Are We Saved The Moment We Believe?


There are many sincere people who believe that they are saved because they believe and have faith in God. This is usually because they have been taught this or simply told to pray what is known as ‘the sinner’s prayer’, which is nowhere to be within the Scriptures.

It is not my intention to prove that we are not saved by grace, because the Scriptures clearly tell us that this is true, Ephesians 2:8-9.

Are we saved by faith? Yes, the Bible clearly teaches this, but we need to ask the question, WHEN does faith save us? At what point do people receive salvation, Titus 2:11.

We will never understand the purpose of baptism unless we look at the texts which speak about baptism. I do not believe that baptism without faith has any value, any more than faith without baptism. Baptism has no value at all apart from faith. And then only because of the authority that lies behind them both.

When a person is immersed in water, they are trusting in the precious blood of Jesus, they are obeying Jesus’ command to be baptised, Matthew 28:19-20 / Mark 16:16. They are doing spiritually what Jesus did physically, they die to self, the old self is buried and they rise to have a new life, Romans 6:2-4.

When the repentant believer is baptised, they are saved at that moment and so receive the forgiveness of their sins because Christ Himself says so in the great commission, Mark 16:16.

It’s no accident that the great commission is recorded in all four Gospels, Matthew 28:19 / Mark 16:15 / Luke 24:47-48 / John 20:21, because they tell us that people must believe, repent, and be baptised so that they can be saved.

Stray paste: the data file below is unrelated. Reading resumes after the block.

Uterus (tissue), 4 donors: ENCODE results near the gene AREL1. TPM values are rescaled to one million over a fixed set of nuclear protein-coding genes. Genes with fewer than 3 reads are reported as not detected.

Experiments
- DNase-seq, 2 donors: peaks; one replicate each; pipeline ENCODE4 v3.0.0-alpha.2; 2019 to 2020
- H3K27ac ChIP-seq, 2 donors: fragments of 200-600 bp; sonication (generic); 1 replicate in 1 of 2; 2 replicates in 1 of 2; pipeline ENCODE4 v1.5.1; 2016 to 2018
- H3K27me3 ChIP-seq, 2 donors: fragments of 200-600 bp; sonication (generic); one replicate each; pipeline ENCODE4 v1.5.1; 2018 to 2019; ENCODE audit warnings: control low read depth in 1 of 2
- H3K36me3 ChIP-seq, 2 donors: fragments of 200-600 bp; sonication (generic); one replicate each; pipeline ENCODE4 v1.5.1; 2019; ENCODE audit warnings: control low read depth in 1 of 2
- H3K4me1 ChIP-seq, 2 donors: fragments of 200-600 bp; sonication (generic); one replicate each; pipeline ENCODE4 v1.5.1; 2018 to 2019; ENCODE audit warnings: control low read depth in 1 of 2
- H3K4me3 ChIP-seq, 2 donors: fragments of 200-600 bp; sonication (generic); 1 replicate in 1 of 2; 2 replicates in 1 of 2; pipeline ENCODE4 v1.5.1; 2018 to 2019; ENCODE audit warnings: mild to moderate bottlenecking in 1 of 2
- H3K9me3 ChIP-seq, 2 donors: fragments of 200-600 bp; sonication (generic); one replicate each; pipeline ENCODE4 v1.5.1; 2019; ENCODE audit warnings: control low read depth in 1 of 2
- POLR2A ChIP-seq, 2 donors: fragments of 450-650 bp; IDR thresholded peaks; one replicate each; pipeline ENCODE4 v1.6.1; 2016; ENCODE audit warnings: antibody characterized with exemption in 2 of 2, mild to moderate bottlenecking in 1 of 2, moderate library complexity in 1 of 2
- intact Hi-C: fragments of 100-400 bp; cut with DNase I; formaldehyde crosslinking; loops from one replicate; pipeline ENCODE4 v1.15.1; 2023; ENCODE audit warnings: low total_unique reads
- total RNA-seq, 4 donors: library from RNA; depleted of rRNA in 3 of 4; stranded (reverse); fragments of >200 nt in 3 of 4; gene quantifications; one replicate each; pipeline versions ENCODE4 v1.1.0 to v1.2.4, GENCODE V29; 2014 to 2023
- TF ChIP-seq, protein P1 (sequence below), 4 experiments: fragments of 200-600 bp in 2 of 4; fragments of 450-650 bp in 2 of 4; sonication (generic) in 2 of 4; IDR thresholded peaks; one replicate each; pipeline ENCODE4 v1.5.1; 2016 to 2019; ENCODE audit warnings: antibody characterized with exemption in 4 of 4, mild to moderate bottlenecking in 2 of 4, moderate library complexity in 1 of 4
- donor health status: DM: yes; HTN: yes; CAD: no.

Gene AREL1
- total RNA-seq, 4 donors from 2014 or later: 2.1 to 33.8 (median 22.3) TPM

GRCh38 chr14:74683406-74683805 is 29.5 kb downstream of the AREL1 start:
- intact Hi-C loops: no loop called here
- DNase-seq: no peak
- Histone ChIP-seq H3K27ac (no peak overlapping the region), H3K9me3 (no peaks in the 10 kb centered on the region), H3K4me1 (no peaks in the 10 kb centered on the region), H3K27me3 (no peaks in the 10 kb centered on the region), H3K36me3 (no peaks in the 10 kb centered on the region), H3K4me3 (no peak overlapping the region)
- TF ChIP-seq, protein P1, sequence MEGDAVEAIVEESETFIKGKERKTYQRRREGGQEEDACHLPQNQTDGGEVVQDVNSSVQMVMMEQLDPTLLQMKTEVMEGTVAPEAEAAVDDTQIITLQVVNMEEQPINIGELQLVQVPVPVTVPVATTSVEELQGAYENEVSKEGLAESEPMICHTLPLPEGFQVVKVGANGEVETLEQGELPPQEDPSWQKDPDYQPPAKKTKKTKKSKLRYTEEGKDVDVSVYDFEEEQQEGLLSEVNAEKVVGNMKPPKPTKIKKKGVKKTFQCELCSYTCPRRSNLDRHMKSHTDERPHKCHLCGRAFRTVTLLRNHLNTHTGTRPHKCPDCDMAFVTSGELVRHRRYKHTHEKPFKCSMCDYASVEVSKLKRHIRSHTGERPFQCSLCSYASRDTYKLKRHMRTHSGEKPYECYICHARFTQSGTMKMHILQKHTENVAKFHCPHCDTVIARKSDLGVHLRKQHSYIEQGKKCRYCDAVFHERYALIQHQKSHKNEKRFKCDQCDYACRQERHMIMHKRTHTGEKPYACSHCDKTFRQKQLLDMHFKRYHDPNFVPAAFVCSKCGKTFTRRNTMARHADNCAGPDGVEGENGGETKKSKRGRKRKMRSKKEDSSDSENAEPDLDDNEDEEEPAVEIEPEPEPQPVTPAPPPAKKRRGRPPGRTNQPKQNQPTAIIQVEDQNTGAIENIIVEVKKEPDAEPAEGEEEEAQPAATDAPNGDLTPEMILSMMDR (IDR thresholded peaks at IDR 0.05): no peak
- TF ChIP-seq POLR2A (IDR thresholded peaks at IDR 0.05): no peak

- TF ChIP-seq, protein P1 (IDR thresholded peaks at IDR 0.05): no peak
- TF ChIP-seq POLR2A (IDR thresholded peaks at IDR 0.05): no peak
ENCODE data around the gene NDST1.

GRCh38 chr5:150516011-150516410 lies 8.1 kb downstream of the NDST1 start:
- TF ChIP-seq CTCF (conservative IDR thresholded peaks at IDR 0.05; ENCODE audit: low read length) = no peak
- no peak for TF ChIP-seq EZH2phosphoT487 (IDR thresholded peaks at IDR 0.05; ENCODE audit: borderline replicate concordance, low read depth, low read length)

Baptised Into A Relationship

“Therefore, go and make disciples of all nations, baptizing them into the name of the Father and of the Son and of the Holy Spirit.” Matthew 28:19

When we read Jesus’ words in Matthew 28:19, they not only tell us that we need to be baptised, but they also tell us what happens when we are baptised. Jesus says that baptism is ‘into the name of the Father, Son and Holy Spirit’.

In both the English and the Greek text, it is a preposition of movement, of motion. It indicates a change of position. When a person is baptised, they change their position, and their relationship with regards to the Father, Son, and Holy Spirit.

If baptism brings people into this relationship with Father, Son, and Holy Spirit, ‘it unites with Christ’, it follows that a person is not united with Christ and not in this relationship UNTIL they are baptised. Baptism is necessary for salvation because in Mark 16:16, Jesus put salvation AFTER faith and baptism.

The Order

“Whoever BELIEVES and is BAPTIZED will be SAVED, but whoever does not believe will be condemned.” Mark 16:16

People often suggest that because Jesus did not say, ‘whoever does not believe and has not been baptised will be condemned.’ I want to suggest, that He didn’t need to mention baptism again, simply because no one who doesn’t believe would ever be baptised in the first place.

Notice the Gospel has to be preached, Mark 16:15, it has to be believed, baptism follows, and then comes the promise of salvation, Mark 16:16. How anyone who truly loves Christ can say, ‘Lord I don’t believe that baptism is necessary?’ is beyond me.

A few people today suggest that BELIEF comes first, then SALVATION and then BAPTISM, but that is not the order that Jesus used.

Notice that He did not say ‘Whoever BELIEVES and is SAVED shall be BAPTISED’. No matter how we look at this verse, Jesus clearly put salvation AFTER faith and baptism.

Look at the tenses in this text, ‘Whoever believes and is baptised,’ is present tense but ‘will be saved’, is future sense. Jesus says in Matthew 7:7, “Seek and you will find.” No one would suggest that we find before we seek. This is the same idea in Mark 16:16, salvation follows the believing and the being baptised.

The arrangement of words is very important since Jesus says, ‘FAITH, BAPTISM and then SALVATION’. Since He put salvation after baptism and not before, since He restricts salvation to the person who believes and is baptised, and since faith and baptism are connected with a view to the same purpose, it is crystal clear that baptism is essential to salvation.

Unsaved Believers